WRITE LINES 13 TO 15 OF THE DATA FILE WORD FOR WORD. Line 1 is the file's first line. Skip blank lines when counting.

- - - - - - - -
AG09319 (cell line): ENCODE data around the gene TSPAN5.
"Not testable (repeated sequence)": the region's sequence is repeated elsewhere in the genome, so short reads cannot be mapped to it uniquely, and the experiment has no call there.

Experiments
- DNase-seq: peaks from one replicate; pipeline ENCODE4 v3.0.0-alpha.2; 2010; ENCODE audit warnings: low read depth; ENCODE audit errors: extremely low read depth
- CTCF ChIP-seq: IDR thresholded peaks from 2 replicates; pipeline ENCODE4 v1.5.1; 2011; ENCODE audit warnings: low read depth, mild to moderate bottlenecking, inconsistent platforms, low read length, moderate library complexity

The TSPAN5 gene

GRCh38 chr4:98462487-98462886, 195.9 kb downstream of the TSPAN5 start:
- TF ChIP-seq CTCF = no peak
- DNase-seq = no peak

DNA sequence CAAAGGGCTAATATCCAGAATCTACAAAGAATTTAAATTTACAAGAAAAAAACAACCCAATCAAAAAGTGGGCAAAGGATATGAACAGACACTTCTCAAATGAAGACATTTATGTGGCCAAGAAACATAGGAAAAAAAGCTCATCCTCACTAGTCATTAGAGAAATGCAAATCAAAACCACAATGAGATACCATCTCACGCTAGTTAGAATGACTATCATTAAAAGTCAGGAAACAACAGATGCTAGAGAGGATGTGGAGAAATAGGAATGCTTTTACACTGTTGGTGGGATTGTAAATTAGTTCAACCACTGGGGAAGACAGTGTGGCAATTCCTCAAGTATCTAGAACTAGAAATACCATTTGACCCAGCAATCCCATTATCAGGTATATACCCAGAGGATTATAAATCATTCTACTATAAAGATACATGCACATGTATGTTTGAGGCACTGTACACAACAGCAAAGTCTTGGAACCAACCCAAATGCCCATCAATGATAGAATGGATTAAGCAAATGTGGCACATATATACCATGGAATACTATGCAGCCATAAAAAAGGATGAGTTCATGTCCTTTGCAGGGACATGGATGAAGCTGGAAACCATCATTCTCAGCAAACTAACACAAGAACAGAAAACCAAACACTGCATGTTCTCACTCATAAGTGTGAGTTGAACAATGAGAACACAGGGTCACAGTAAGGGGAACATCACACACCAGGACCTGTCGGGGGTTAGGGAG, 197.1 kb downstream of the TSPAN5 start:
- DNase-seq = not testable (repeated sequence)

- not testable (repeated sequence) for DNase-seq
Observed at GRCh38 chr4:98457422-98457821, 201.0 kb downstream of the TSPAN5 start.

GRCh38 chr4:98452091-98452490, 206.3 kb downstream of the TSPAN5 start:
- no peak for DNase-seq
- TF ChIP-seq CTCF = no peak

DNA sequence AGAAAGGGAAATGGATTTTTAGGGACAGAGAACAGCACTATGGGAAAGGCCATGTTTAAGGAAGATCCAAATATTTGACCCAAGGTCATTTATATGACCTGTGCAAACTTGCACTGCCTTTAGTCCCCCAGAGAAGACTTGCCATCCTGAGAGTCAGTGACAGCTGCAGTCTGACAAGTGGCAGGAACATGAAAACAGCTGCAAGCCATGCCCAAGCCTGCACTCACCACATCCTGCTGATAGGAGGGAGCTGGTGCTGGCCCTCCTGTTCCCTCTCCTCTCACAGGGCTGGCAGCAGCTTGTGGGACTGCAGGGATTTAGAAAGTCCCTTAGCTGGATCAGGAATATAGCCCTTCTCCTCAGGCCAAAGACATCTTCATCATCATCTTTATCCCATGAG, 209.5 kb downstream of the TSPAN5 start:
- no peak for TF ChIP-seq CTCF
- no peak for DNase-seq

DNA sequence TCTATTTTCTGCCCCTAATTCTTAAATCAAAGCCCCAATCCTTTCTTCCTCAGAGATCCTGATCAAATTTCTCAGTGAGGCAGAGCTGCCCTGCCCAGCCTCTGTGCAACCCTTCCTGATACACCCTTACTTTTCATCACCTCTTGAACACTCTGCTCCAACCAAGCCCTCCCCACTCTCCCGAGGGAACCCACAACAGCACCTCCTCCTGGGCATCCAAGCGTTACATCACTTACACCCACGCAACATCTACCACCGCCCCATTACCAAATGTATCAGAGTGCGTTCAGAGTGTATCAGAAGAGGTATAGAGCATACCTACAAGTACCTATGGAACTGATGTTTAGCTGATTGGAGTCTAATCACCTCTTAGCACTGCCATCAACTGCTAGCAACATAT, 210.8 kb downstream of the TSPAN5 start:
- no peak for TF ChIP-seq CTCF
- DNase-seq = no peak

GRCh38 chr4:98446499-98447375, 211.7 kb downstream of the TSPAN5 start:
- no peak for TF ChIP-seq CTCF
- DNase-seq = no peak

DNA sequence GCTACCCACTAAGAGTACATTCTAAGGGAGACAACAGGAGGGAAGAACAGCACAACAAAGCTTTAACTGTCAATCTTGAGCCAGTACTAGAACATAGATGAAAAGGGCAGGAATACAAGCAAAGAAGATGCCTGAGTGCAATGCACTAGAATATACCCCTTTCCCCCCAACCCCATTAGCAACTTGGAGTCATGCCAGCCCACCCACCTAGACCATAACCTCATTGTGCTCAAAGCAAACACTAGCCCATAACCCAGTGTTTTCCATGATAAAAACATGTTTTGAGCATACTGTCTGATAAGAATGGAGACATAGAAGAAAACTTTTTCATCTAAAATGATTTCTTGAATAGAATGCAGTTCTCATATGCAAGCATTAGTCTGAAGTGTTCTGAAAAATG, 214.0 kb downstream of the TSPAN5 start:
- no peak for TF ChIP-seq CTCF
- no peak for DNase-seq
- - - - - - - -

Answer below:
Observed at GRCh38 chr4:98457422-98457821, 201.0 kb downstream of the TSPAN5 start.

GRCh38 chr4:98452091-98452490, 206.3 kb downstream of the TSPAN5 start:
- no peak for DNase-seq